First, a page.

We should support the California Dream Act but with one caveat: eligibility should be contingent on a willingness of students to return to their homelands and help in the economic development of their home countries.
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As Governor Jerry Brown has just signed the California Dream Act into law to allow illegal immigrants to receive state-financed aid for college, the United States should wake up to two mutually reinforcing realities about our broken immigration system. First, America's failed immigration system is the flip side of a failed foreign policy.

For example, Mexican officials are allowed to export their revolution to the United States by not providing a decent standard of living for its citizens who then have to come to the U.S. in search of a better future. In short, America has not insisted on good governance in Mexico.

In the meantime, our country has grown from 200 million to more than 310 million in fewer than four decades. This means that states like California need to produce more jobs; protect more of the vulnerable; and build more schools, roads, and bridges.

The problem is that the welfare system we have created along with a broken immigration system, is unaffordable under the demographic and economic circumstances of the twenty-first century. Supporters of the California Dream Act argue that we would not have become a global superpower without opening our doors to immigrants, that smart, self-motivated immigrants spur the innovations and create the jobs our economy needs to thrive. This may be true, but it does not tell the whole story.

It is our system of government, our culture, our way of life that allowed Sonia Sotomayor to become the first Hispanic on the Supreme Court, Sergey Brin to co-found Google, Pierre Omidyar to found eBay, and Fareed Zakaria to rise to fame as a journalist and the host of a prominent TV show. There are hundreds of Sotomayors in Puerto Rico, Brins in Russia, Omidyars in Iran and Zakarias in India.

One of the main reasons why they are successful in America is because of our system. Governor Brown and his allies in Sacramento should advocate an American foreign policy that reorients itself to the soft power of exporting American values and know-how so the Sotomayors, Brins, Omidyars and Zakarias in Puerto Rico, Russia, Iran and India can find success at home.

A second fact lost on supporters of the California Dream Act is that global prosperity requires a new narrative on immigration and cross border migration. If we allow the poor from countries like Mexico to escape to states like California and then redistribute the Golden State's stretched resources to take care of the needy new arrivals, we will only impoverish ourselves in the process. Global prosperity must increase if we are to address this issue seriously and therefore it is imperative that wealth be created indigenously.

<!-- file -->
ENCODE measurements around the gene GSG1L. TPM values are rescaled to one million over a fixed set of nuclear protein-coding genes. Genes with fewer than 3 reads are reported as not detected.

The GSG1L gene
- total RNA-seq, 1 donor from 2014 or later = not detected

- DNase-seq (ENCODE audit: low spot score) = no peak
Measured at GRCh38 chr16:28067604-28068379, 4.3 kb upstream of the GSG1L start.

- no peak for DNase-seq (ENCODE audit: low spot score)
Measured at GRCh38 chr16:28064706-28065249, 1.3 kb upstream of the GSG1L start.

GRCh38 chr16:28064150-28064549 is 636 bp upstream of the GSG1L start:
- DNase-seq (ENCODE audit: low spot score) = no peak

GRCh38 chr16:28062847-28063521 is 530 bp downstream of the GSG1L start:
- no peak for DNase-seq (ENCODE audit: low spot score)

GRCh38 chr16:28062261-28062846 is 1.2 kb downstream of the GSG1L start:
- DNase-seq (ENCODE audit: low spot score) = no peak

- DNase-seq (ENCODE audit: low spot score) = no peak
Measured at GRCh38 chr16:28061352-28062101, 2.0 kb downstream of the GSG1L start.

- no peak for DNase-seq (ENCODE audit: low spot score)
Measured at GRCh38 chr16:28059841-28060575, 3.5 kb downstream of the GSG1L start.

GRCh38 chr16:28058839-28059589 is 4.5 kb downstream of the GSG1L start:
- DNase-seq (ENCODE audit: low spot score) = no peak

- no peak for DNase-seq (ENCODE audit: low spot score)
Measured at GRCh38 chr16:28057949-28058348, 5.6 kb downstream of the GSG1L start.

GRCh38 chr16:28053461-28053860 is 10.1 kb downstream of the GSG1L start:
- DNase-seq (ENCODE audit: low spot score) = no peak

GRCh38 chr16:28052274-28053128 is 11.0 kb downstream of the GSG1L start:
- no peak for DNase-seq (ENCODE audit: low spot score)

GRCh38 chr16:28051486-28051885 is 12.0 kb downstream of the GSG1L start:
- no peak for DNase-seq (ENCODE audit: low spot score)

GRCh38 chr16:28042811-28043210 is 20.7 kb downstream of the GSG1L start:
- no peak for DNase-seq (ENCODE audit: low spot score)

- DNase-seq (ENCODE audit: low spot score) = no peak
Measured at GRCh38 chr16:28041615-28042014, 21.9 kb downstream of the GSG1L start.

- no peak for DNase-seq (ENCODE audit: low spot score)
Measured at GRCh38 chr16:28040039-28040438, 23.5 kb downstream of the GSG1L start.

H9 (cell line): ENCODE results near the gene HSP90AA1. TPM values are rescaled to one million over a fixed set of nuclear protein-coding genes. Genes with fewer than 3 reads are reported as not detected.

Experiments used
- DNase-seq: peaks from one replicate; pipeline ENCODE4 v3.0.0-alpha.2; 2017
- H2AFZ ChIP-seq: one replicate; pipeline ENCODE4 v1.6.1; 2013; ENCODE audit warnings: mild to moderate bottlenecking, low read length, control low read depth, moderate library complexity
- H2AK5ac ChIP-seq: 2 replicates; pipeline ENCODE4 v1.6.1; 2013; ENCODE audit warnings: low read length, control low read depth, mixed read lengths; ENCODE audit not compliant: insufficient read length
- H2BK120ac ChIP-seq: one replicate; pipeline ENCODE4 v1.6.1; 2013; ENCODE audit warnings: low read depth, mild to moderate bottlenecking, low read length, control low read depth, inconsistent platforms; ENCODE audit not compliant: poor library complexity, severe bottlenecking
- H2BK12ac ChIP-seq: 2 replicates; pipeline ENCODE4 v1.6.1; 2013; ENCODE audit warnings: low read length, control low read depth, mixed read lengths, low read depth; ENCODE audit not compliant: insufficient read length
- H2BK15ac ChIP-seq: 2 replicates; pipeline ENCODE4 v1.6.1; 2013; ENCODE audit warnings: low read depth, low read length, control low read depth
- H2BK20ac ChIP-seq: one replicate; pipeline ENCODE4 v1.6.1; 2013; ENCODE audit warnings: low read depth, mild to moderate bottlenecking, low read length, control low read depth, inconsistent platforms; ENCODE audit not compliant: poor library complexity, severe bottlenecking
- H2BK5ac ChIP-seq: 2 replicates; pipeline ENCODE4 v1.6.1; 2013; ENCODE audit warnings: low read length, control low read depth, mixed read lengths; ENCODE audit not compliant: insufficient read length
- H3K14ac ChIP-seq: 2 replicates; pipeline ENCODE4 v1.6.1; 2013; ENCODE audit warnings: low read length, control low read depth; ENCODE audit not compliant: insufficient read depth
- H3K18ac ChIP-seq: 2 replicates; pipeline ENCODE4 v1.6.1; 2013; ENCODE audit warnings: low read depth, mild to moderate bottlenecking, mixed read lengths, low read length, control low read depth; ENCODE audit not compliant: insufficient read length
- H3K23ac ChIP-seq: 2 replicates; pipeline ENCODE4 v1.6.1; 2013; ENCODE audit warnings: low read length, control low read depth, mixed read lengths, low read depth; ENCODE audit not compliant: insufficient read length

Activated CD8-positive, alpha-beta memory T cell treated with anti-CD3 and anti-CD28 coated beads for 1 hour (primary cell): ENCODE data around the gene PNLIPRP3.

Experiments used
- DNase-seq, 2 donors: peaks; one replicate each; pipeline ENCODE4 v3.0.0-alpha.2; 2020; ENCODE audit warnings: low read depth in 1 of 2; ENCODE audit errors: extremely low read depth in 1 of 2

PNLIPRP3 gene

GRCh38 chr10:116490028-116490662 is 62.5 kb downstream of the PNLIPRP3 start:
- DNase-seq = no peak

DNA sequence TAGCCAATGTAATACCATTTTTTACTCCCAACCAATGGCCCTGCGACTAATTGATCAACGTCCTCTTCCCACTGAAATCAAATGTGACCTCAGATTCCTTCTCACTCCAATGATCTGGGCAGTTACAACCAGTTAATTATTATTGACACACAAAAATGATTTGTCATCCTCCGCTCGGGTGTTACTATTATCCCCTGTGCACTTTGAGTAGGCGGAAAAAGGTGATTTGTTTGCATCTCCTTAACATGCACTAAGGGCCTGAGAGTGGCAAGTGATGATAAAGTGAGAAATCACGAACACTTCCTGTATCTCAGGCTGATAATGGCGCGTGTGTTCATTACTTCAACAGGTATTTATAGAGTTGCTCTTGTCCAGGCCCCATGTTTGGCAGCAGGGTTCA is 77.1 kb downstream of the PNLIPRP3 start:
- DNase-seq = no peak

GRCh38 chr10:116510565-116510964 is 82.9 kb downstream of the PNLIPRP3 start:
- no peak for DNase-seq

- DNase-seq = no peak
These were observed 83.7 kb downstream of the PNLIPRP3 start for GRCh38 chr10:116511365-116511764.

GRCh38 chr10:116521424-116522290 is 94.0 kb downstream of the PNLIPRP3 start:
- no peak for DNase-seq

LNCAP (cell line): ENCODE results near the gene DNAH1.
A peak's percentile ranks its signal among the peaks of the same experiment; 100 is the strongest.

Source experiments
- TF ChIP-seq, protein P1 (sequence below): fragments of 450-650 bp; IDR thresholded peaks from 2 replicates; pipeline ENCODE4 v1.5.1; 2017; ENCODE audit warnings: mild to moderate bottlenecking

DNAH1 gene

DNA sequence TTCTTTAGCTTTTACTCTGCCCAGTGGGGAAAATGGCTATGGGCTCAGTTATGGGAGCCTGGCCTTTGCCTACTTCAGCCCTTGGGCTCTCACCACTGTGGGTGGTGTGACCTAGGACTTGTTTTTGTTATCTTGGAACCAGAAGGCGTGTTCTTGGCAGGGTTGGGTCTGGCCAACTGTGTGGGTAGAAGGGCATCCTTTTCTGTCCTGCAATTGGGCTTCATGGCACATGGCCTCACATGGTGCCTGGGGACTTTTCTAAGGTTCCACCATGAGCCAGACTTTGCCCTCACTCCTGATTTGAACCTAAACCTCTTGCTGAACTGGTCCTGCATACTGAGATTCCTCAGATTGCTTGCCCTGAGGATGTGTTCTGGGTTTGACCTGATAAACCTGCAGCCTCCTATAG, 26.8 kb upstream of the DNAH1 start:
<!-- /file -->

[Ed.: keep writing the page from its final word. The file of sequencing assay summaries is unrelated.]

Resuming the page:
This is especially true for the economies of Mexico, Central and South America. We must immediately launch a Marshall Plan for our neighbors to the south, establish a micro-finance plan for those who want to go back to their home countries but need start-up capital, and create a private-public partnership plan so that jobs are created south of the U.S. border and immigrants (illegal and legal) who are living in the U.S. have the option to return to their homelands and re-build new lives for themselves.

In 2009 California imported $89 billion worth of goods from China. Imagine for a moment a scenario where Californians purchased these same goods from our southern neighbors; creating a win-win situation for all involved -- except the authoritarian regime in China.

It is in this context of a new narrative on the soft power of exporting American values and need to create wealth south of our border that the Dream Act must be debated -- and ultimately supported. Allowing illegal immigrants to pay in-state tuition to attend state public universities in states like California is a good idea provided we ask these students that once they complete their studies, they return to their home countries to serve and rebuild.

In the 1960s, the government of Iran established the Education Corps and Health Corps, made up of young men and women with college degrees from the U.S. who served their country by teaching reading and writing and by administering health care. This model can be duplicated across America where legions of illegal students armed with U.S. college diplomas in economics, engineering, computer science and health management fan across the globe and embed themselves in their native communities to serve and rebuild.

In short, we should support the Dream Act but with one caveat: eligibility should be contingent on a willingness of students to return to their homelands and help in the economic development of their home countries. This way, an educated Salvadoran or Mexican or Ghanaian can contribute to the socio-economic situation of his or her country by taking advantage of a world-class education. Overtime, creating wealth in El Salvador, Mexico and Ghana is to everyone's advantage, including the taxpayers of California.

Rob Sobhani, Ph.D. is CEO of the Caspian Group and a graduate of Georgetown University.

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